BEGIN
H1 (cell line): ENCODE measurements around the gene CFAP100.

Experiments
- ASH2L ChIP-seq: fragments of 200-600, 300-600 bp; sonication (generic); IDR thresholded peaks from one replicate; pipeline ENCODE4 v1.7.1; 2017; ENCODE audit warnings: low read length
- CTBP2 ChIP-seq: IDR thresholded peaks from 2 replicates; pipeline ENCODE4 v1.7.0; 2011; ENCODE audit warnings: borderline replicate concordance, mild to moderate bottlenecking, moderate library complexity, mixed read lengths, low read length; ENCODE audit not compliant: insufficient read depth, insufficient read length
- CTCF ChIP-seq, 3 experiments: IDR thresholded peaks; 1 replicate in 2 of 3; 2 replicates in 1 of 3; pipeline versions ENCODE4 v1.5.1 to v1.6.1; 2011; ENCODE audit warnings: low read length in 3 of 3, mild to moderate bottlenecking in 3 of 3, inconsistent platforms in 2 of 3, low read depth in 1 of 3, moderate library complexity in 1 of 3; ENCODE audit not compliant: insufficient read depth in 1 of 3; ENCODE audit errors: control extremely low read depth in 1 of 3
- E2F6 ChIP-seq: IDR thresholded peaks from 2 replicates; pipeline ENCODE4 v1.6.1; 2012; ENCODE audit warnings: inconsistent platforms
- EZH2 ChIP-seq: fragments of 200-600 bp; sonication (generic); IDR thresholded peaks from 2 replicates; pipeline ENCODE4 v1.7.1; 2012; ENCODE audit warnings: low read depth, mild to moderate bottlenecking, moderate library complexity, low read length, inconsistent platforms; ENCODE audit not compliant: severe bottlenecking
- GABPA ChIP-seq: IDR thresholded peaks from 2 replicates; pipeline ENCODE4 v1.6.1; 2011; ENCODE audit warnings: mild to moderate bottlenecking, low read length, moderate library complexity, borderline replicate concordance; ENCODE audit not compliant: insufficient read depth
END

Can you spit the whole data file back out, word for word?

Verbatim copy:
H1 (cell line): ENCODE measurements around the gene CFAP100.

Experiments
- ASH2L ChIP-seq: fragments of 200-600, 300-600 bp; sonication (generic); IDR thresholded peaks from one replicate; pipeline ENCODE4 v1.7.1; 2017; ENCODE audit warnings: low read length
- CTBP2 ChIP-seq: IDR thresholded peaks from 2 replicates; pipeline ENCODE4 v1.7.0; 2011; ENCODE audit warnings: borderline replicate concordance, mild to moderate bottlenecking, moderate library complexity, mixed read lengths, low read length; ENCODE audit not compliant: insufficient read depth, insufficient read length
- CTCF ChIP-seq, 3 experiments: IDR thresholded peaks; 1 replicate in 2 of 3; 2 replicates in 1 of 3; pipeline versions ENCODE4 v1.5.1 to v1.6.1; 2011; ENCODE audit warnings: low read length in 3 of 3, mild to moderate bottlenecking in 3 of 3, inconsistent platforms in 2 of 3, low read depth in 1 of 3, moderate library complexity in 1 of 3; ENCODE audit not compliant: insufficient read depth in 1 of 3; ENCODE audit errors: control extremely low read depth in 1 of 3
- E2F6 ChIP-seq: IDR thresholded peaks from 2 replicates; pipeline ENCODE4 v1.6.1; 2012; ENCODE audit warnings: inconsistent platforms
- EZH2 ChIP-seq: fragments of 200-600 bp; sonication (generic); IDR thresholded peaks from 2 replicates; pipeline ENCODE4 v1.7.1; 2012; ENCODE audit warnings: low read depth, mild to moderate bottlenecking, moderate library complexity, low read length, inconsistent platforms; ENCODE audit not compliant: severe bottlenecking
- GABPA ChIP-seq: IDR thresholded peaks from 2 replicates; pipeline ENCODE4 v1.6.1; 2011; ENCODE audit warnings: mild to moderate bottlenecking, low read length, moderate library complexity, borderline replicate concordance; ENCODE audit not compliant: insufficient read depth